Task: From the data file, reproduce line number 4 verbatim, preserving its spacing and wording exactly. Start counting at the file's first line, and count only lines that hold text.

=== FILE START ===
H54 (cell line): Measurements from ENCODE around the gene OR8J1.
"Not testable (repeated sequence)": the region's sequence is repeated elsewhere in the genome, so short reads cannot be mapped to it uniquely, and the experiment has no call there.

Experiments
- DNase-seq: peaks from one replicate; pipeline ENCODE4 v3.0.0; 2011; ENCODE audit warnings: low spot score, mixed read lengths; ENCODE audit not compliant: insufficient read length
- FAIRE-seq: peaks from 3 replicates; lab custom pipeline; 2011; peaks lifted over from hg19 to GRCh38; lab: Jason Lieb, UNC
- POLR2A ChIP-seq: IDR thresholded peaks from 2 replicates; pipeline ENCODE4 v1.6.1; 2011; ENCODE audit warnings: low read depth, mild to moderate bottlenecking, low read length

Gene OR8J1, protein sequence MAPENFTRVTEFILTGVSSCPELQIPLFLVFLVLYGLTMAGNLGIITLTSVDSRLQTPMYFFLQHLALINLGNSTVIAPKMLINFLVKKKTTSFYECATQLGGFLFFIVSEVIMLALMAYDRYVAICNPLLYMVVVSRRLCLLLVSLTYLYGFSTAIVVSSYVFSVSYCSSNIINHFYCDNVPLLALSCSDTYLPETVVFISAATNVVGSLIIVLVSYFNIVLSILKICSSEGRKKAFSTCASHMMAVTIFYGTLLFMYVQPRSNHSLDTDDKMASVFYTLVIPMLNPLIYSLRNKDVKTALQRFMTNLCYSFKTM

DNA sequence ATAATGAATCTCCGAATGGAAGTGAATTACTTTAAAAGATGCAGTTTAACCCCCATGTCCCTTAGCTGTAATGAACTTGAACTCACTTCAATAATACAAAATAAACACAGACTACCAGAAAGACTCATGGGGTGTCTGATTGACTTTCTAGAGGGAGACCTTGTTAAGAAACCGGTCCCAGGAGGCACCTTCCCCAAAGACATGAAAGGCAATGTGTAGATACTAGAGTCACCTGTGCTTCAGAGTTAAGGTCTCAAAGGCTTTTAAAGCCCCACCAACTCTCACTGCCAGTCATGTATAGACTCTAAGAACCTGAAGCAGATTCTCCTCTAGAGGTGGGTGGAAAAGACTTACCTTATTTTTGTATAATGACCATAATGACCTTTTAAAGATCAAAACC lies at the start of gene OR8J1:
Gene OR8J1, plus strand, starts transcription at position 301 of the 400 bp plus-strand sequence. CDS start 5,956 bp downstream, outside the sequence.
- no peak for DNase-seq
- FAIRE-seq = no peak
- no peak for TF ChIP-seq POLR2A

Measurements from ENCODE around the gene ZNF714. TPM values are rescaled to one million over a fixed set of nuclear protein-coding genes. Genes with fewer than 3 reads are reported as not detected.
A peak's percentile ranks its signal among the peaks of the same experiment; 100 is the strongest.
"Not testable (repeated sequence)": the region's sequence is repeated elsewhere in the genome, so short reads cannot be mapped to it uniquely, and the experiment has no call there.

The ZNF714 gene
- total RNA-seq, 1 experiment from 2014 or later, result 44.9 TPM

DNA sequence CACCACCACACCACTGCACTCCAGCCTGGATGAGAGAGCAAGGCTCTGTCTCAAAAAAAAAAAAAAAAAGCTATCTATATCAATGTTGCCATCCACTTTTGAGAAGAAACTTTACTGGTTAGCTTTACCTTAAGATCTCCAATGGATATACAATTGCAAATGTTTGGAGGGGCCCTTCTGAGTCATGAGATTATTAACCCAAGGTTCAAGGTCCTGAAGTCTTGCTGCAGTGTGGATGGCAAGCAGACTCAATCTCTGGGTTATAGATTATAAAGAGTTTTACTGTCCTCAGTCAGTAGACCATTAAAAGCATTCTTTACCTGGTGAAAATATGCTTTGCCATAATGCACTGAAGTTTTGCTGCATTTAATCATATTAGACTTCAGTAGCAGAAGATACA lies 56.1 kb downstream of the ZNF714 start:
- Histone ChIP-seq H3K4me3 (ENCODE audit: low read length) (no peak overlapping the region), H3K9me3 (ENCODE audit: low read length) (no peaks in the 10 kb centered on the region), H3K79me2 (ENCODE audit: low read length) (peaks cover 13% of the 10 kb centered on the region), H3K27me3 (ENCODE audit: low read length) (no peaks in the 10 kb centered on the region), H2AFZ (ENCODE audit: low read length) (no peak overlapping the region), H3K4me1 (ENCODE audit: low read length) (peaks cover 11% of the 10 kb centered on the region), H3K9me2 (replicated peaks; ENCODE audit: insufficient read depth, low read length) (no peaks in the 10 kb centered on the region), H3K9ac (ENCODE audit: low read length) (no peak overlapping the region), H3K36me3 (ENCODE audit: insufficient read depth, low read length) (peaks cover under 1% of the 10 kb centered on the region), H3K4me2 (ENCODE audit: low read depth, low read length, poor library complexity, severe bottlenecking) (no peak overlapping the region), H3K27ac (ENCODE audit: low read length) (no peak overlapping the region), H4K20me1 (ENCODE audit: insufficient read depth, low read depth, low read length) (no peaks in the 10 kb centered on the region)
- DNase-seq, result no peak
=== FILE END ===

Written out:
- DNase-seq: peaks from one replicate; pipeline ENCODE4 v3.0.0; 2011; ENCODE audit warnings: low spot score, mixed read lengths; ENCODE audit not compliant: insufficient read length